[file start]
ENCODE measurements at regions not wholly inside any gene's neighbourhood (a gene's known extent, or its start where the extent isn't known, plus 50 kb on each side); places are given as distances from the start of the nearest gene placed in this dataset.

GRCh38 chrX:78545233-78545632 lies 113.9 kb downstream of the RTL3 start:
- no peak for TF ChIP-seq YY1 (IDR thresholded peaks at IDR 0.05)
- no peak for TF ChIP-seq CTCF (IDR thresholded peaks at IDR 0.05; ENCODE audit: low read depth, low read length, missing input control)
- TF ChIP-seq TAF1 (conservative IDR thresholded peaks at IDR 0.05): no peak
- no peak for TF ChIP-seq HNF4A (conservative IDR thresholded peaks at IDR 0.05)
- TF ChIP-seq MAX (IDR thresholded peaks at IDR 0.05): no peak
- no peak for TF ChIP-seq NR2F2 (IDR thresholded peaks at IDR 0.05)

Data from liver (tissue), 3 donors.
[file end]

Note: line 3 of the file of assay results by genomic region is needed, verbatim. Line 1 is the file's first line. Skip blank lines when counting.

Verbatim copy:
- no peak for TF ChIP-seq YY1 (IDR thresholded peaks at IDR 0.05)